By Chief Warrant Officer 2 Glenn Stewart, 159th Aviation Regiment, Attack Reconnaissance BattalionApril 18, 2013
FORT RUCKER, Ala. - Going through flight school, we all hated Chapters 5 and 9 of the - 10. We asked ourselves, "Why do we have to know all this crap? What does it matter if I know all these steps verbatim, with every underlined sentence memorized and every airspeed on the tip of my tongue?" Well, about a year and a half ago, I learned why this is.
In October 2011, I was on a training mission to Ramstein, Germany, flying 750 feet above ground level at 100 knots indicated airspeed. At the time, I only had 70 hours of pilot in command time in the Apache and I had yet to have my first real emergency. My co-pilot gunner was flying and we were about five minutes from entering Ramstein's airspace from the east. I looked inside to check the visual flight rules arrival/departure charts one last time when my CPG asked if I smelled something. I did and, noticing we were near an industrial area, told him it was coming from the smoke stacks. I made contact with tower and let them know I was three miles from the first reporting point.
As I focused my attention back at the arrival charts, something caught my eye. I thought I saw a small bit of smoke. As I lowered the chart, a steady stream of smoke started ascending from the console where the windshield wiper knob was located between my legs. I quickly threw the chart out of the way. All I could think of was, "I've got an electrical fire!"
I immediately let my front-seater know I had smoke coming into my crew station. He started an emergency descent, and I started making mayday calls. After I made contact with tower, the radios went eerily quiet. I then started to initiate the emergency procedure - but couldn't remember it. After two or three seconds went by (which seemed like two or three minutes), I assumed the controls and instructed my CPG to turn off both generators. At the same time, I identified a "Y" in a farm road about 200 meters south of a small town at our 3 o'clock and told him we needed to land there. As we approached on final, my CPG backed me up with obstacles and apparent AGL altitude. On short final, we discussed actions upon landing. He would get out as I was shutting down the engines and guarding the controls. As he was exiting the aircraft, I turned to my checklist to read the EPs aloud. It read, "Gen 1 and Gen 2 - Off" and "Land as soon as possible."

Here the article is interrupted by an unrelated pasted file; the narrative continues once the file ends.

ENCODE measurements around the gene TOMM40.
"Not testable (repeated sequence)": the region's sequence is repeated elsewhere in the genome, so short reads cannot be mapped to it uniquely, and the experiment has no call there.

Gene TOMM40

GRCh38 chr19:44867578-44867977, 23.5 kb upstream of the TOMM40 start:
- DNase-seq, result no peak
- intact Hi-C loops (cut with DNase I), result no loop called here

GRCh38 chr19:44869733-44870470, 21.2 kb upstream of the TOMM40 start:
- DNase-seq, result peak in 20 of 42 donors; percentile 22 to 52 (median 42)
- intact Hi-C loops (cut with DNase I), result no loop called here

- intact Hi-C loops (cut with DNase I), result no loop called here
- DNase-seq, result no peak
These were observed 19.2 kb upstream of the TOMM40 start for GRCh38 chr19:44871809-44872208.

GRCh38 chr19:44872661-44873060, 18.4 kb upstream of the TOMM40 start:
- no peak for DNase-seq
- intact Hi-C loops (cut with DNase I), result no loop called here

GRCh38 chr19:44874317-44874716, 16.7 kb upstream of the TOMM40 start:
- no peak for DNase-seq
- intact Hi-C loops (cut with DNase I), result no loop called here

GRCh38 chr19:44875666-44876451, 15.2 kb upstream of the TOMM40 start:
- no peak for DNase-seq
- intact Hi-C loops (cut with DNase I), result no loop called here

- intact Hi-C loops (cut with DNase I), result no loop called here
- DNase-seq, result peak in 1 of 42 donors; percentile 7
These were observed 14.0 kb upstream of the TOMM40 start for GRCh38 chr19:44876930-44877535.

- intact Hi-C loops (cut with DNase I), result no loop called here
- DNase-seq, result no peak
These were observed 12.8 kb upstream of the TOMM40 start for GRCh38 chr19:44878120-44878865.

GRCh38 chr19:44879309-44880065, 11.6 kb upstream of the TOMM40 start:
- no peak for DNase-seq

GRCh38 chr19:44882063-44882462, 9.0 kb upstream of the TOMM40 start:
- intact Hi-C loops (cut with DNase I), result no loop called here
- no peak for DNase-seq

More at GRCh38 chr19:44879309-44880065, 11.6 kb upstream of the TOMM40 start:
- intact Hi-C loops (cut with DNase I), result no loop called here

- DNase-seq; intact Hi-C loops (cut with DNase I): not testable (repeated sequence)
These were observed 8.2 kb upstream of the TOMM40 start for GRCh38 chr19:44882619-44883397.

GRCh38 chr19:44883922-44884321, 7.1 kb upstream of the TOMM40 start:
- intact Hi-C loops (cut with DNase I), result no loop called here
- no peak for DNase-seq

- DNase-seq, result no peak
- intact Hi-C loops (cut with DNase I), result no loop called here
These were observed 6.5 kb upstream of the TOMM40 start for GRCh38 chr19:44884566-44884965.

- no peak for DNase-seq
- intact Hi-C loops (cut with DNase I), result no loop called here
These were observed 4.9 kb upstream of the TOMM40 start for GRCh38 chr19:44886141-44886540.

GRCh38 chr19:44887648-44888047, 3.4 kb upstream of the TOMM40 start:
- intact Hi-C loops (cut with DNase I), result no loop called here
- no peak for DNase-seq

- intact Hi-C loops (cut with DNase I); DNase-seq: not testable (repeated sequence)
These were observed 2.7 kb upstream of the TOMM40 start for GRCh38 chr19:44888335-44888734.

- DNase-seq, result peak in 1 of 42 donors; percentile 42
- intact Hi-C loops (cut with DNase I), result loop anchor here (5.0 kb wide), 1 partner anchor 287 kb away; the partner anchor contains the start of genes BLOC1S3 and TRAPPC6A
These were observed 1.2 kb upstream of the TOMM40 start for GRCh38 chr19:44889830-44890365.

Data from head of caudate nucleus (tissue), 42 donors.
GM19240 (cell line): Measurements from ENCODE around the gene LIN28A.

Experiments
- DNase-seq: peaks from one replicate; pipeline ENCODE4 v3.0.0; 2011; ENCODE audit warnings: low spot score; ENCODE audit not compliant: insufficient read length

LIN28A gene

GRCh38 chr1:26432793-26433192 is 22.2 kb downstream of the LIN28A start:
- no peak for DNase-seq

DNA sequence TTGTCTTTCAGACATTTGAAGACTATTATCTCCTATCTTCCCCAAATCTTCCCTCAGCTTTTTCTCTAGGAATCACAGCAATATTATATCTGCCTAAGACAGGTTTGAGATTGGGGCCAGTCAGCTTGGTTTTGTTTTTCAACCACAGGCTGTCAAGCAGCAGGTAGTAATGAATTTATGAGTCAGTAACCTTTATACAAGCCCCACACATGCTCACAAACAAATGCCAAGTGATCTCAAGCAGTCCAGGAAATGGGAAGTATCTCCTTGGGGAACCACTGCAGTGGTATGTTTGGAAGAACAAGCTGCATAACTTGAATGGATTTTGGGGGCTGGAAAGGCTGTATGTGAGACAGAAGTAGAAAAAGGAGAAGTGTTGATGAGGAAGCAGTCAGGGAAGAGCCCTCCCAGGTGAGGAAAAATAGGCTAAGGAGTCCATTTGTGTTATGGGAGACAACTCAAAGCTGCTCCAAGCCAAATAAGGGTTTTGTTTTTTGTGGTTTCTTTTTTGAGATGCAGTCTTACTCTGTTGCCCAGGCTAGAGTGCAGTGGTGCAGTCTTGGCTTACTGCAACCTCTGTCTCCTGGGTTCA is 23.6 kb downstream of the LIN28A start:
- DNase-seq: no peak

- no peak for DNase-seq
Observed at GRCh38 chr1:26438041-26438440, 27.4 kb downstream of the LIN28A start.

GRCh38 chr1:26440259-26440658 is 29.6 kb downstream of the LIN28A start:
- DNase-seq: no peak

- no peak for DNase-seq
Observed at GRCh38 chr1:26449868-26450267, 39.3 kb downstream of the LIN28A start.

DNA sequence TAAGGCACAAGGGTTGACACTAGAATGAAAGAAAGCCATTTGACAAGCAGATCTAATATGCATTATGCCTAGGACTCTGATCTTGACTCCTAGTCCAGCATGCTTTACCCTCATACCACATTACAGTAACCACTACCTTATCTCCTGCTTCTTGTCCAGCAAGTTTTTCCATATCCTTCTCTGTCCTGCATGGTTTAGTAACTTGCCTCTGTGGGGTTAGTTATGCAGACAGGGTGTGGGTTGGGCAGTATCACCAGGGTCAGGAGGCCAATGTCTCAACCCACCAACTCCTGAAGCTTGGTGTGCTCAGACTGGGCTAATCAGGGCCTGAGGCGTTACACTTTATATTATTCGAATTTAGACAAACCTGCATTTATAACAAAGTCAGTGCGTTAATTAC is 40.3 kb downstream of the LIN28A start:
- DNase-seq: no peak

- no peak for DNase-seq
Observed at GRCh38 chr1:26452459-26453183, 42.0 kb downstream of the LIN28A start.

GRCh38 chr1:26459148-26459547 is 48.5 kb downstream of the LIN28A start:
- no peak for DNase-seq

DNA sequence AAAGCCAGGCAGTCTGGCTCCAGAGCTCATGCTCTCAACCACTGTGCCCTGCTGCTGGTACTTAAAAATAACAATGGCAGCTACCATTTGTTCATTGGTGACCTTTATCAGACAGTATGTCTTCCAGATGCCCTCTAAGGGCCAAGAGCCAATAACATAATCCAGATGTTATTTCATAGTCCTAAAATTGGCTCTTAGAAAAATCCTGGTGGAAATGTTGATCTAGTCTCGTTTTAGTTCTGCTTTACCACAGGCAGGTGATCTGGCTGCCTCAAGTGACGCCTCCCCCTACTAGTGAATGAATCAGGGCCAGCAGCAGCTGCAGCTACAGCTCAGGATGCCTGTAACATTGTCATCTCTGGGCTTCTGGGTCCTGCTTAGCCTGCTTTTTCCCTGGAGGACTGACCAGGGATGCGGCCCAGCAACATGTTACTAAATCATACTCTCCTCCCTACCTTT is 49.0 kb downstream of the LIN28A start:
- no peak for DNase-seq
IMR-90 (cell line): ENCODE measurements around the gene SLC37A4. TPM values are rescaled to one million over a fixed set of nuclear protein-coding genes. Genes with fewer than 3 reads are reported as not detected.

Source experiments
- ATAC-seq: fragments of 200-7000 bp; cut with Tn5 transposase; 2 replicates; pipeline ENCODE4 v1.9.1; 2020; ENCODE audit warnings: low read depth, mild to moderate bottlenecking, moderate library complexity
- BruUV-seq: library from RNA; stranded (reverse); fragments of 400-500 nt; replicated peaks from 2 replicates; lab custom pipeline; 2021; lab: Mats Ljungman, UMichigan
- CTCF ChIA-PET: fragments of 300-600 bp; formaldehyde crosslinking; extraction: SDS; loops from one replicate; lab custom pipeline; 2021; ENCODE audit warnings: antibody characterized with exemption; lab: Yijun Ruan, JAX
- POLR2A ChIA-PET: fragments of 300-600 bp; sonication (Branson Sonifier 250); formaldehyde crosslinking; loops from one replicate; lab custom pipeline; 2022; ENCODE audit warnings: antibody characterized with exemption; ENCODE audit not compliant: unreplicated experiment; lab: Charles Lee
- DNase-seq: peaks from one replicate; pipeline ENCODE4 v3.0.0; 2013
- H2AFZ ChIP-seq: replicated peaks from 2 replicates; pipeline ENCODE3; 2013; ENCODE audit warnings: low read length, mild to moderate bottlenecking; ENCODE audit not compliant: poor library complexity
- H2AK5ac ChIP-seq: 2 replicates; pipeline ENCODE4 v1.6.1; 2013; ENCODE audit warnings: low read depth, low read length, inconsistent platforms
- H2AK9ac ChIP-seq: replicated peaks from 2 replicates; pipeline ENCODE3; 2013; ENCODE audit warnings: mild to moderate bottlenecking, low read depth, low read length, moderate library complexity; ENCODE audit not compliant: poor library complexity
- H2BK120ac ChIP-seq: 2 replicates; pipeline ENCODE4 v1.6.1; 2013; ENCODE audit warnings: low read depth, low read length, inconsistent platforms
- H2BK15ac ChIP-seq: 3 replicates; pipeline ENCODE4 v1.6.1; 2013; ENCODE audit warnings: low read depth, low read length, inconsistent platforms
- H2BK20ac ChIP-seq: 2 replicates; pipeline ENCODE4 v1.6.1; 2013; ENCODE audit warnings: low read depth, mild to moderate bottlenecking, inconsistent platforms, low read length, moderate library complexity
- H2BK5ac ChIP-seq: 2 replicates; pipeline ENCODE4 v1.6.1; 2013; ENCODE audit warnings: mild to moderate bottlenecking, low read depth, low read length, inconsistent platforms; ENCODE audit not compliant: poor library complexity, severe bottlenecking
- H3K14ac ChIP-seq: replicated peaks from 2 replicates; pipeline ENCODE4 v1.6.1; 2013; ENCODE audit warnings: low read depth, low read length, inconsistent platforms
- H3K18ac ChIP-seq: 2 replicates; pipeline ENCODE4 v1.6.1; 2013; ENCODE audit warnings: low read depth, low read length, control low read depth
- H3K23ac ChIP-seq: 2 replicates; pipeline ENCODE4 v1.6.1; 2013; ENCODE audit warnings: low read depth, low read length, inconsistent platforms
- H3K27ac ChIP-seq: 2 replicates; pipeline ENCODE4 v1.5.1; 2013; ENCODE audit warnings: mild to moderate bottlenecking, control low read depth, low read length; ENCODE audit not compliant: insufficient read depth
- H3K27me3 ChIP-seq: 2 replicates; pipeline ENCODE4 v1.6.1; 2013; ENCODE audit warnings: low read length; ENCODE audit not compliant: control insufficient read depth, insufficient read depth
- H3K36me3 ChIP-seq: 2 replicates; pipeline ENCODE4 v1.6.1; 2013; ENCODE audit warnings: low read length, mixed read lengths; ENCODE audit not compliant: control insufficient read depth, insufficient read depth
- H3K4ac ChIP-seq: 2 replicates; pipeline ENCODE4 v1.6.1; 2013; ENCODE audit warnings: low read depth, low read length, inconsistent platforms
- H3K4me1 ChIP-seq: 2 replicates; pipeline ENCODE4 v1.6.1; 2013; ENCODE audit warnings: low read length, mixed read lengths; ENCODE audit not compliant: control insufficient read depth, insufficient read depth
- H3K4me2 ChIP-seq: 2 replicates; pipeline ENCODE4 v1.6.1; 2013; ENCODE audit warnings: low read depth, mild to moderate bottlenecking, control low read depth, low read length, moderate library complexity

Hindsight being 20/20, I remember the smoke stopped as soon as we turned off both generators. In fact, there was no real threat once the first step of the EP had been completed. We made a safe landing. After the downed aircraft recovery team arrived, we found out the windshield wiper motor had arched. From the time I actually saw smoke to the time we were on the ground shutting off engines was less than 45 seconds.
I now understand why it is so important for us PCs to not just know Chapters 5 and 9, but to have them ingrained into our souls. And not only should we have these procedures burned into our consciousness, we need to stress the importance of them to those who will follow in our path. In most cases, these procedures were written in blood. That's a price we don't need to pay twice.